Randy Casey-Rutland: Well, I think the theological education is an extraordinarily valuable period, a tool, a period of time. And I went to theology school many years ago. And I’m not quite sure why I was there. I mean, looking back, I think there was a sense of call in the sense of there are a lot of clergy in my family. But I realized after I had been there, particularly after I graduated, that for me a theological education helped me link and integrate my values, my meaning, you know, my understanding of God, my understanding of myself, who I was, how I lived, and my understanding of my community, both my small community and the world at large. And bringing those together in kind of an integrated view is a real gift of theological education. I think one of the real challenges of theological education is that it works both in shaping and linking those things together. It helps shape and it helps people in theological education to gain a better understanding of themselves and their strengths and their weaknesses. And then it also teaches practical skills. I can remember Doug Lewis often saying when I would hear him speak at churches, he would say, well, “I can guarantee you one thing about the graduates from Wesley Theological Seminary. As they come to your church they will be inadequate. They’re not going to be perfect.” And, you know, if you put together a list of things you want in your clergy person providing leadership, even Jesus would fail at that list frequently. And we do expect our clergy to be excellent at running a small business. A church is a small business with staffing, with, you know, running a facility, getting the roofing fixed, running finances, you know, telling good jokes, having good bedside manner, you know, making visits, being a nice coffee companion. That’s expecting a lot at first. So good theological education is challenging in all of those ways, I do think the skill sets of running a small business and doing that well and all those kinds of things are very important. And I think one of the challenges of theological education and clergy leadership is to continue that education after the degree is awarded — the ongoing continuing education and self-education, formally and informally.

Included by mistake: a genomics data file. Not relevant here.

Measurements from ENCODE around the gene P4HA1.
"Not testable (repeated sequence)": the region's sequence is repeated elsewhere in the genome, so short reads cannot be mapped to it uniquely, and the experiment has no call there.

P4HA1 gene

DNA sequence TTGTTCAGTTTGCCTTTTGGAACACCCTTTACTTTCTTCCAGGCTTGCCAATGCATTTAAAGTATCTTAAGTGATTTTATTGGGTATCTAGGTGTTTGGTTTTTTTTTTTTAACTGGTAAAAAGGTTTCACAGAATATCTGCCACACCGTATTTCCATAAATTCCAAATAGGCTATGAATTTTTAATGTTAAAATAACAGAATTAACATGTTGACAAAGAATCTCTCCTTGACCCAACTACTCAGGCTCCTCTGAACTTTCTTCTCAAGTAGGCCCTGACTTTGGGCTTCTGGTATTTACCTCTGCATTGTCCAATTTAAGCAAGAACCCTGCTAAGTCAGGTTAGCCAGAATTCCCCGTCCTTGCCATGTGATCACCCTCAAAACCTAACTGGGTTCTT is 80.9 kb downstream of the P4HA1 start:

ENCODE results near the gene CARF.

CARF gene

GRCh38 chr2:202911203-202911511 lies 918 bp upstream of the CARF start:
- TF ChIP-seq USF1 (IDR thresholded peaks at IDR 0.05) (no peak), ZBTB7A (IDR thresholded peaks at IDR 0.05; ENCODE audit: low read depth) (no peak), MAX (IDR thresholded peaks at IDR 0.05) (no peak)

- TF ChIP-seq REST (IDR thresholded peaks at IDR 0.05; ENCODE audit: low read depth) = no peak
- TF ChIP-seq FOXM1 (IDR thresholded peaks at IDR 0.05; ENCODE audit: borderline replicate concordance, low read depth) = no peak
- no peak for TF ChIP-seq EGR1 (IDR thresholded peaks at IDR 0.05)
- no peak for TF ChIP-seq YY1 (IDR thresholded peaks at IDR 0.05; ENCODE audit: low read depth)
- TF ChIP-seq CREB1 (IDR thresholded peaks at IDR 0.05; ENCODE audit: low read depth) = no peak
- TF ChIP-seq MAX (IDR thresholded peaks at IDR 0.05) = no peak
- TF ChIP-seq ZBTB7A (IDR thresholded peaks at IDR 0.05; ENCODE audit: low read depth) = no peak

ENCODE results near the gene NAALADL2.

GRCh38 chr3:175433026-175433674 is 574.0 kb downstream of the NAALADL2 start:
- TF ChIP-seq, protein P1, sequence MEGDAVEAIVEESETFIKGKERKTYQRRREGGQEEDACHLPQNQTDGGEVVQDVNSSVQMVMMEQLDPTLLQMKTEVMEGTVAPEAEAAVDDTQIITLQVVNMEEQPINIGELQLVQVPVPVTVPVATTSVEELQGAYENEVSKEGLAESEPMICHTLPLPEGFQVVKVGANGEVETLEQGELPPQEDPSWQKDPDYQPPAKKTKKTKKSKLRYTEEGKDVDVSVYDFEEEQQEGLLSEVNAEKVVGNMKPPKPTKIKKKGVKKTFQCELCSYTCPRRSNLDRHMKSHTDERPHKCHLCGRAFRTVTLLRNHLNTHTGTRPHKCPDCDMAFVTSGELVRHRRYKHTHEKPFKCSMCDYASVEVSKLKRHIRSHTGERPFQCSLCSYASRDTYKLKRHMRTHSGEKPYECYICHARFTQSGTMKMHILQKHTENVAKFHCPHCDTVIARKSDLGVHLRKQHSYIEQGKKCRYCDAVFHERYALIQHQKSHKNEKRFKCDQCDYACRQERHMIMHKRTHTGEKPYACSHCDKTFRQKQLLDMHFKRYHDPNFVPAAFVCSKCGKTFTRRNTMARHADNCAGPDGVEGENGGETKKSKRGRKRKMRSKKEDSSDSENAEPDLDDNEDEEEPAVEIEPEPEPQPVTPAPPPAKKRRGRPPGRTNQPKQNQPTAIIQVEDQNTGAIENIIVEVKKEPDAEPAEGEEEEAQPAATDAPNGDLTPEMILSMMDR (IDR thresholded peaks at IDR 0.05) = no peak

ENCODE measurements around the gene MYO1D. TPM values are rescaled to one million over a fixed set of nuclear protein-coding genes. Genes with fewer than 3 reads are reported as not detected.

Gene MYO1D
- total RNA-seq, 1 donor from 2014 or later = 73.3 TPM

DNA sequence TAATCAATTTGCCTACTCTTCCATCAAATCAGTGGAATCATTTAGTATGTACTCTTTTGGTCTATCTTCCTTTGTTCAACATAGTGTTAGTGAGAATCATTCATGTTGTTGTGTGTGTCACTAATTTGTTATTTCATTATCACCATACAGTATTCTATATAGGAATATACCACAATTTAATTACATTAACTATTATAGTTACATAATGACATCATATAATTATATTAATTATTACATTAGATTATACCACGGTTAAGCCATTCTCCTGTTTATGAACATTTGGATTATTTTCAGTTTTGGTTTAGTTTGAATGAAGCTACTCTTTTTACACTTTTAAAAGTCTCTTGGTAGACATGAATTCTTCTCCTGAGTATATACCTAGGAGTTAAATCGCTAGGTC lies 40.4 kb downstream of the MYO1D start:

Doug Powe: So I’m going to stay in this line of thinking. So for individuals coming out today, because obviously you’re still very active in the church, what do you think would be critically important for students to know that they aren’t getting enough of right now as they complete their theological education? So if you could say they need to know these two or three things, even as they go into their first full-time appointment as the lead pastor, running their “small business”, what are the things that they need to know — that they may not even know they need to know?